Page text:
Deal 7: How to make money through your photography
This post on Understanding Shutter Speed, written by Hawaii photographer Natalie Norton is a follow up post to Moving Toward Manual: Understanding Aperture. The posts are being written as a beginner’s guide to gaining confidence in using manual camera settings.
Hello boys and girls, are we feeling confident that we’re understanding aperture and how it affects overall exposure and depth of field??! How’d the assignments go? Are you scratching your head right now thinking “what’s this sista talking about??” If you’re not quite up to speed on Aperture (fstop) and it’s role in exposure and/or if you’re not totally clear on depth of field, I suggest taking a quick peek at part one on understanding aperture before you jump into this weeks installment.
You’re so close to mastering manual settings I can just taste it! I know, exciting right?! Yeehaw. (Let’s just face it, no one knows how to spell that word. Not a soul. . . is it Yehaw? Yeeha? Yee Haw? Boo.)
Exposure is basically the process of recording light onto your digital sensor (or film). It is the amount of light (Aperture) that is recorded over a specific amount of time (Shutter Speed). And that’s that. You with me so far?
Your Aperture, like the iris in your eye, “opens up” to let in more light or “closes down” to let in less. Your Aperture controls the Depth of Field in a photograph.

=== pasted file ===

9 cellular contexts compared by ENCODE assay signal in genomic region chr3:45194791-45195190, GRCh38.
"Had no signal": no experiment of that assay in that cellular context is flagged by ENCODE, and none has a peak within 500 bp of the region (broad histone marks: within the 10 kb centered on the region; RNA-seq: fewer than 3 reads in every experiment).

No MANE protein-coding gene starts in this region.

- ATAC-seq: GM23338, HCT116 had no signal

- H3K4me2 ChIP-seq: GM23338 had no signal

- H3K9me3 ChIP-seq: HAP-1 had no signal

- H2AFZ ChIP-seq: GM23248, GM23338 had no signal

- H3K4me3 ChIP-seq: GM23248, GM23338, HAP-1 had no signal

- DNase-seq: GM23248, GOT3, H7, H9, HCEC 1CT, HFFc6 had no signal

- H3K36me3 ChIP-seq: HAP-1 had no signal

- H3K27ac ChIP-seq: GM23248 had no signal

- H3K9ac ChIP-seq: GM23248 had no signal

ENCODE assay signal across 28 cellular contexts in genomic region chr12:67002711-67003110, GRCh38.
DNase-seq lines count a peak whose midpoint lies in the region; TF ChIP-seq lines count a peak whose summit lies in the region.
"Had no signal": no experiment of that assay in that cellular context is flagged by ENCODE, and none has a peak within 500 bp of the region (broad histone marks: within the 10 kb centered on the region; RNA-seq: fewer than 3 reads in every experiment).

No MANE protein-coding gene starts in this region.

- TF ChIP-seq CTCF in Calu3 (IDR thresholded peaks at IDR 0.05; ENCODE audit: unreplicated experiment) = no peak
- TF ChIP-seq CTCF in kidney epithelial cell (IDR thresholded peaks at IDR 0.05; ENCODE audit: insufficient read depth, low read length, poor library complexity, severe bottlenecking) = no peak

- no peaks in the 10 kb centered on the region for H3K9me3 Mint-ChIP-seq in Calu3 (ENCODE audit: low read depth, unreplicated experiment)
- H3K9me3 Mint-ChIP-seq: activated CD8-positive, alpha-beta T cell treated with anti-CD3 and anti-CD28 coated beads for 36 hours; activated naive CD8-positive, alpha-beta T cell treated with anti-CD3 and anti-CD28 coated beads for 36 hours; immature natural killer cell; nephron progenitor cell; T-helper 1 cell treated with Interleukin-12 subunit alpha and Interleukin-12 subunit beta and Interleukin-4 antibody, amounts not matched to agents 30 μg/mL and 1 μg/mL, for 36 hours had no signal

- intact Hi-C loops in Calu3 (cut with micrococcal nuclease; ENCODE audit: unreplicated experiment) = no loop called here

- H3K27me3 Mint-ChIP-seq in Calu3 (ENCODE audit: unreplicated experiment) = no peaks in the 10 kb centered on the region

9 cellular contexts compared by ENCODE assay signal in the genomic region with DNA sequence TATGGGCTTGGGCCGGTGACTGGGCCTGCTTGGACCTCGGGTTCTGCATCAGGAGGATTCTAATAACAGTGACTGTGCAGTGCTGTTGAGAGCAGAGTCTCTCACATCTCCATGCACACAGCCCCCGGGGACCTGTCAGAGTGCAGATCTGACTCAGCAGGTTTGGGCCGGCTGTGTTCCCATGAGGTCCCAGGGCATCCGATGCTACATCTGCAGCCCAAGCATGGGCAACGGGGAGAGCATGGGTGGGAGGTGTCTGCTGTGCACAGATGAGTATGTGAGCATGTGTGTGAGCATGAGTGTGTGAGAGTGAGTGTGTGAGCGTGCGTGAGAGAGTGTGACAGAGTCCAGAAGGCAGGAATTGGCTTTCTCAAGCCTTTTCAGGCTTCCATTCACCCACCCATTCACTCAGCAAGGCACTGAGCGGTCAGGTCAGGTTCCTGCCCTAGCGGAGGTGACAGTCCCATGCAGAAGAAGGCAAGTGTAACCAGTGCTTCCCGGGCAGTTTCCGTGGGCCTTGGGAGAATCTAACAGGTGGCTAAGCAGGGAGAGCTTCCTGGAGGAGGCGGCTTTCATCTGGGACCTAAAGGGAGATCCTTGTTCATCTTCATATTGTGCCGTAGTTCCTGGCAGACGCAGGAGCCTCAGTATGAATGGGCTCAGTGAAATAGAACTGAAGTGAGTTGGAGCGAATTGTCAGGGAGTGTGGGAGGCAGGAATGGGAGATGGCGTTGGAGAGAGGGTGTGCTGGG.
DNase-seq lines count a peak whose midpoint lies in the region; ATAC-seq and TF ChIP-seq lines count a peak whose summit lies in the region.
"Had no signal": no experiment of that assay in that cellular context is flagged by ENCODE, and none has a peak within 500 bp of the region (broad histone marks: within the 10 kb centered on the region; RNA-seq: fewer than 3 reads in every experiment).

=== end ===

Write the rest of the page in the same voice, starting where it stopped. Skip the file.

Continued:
f2.8 Remember the smaller the number the larger the “hole” and thus more light entering the camera to be recorded by your digital sensor.
The depth of field is basically the part of the image that is in focus in any given image. If the entire image is crisp and in focus, then the image has a large (deep) depth of field. If there is a lot of fall off, meaning that only a small portion of the image is in focus while the remainder is blurry, then the image has a very shallow depth of field.
How did you do? You really need a 3 out of 3 to be ready to move on. We’re not going in to depth on exposure, aperture or depth of field, because like I said we covered those last week. if you’re confused in any way shape or form, don’t make it harder on yourself by trying to start here. Go back and read Moving Toward Manual: Understanding Aperture. It’s important that you have a foundation before we move along. Off you go. If you are in fact up to par and ready to move on, it’s time to get this party started!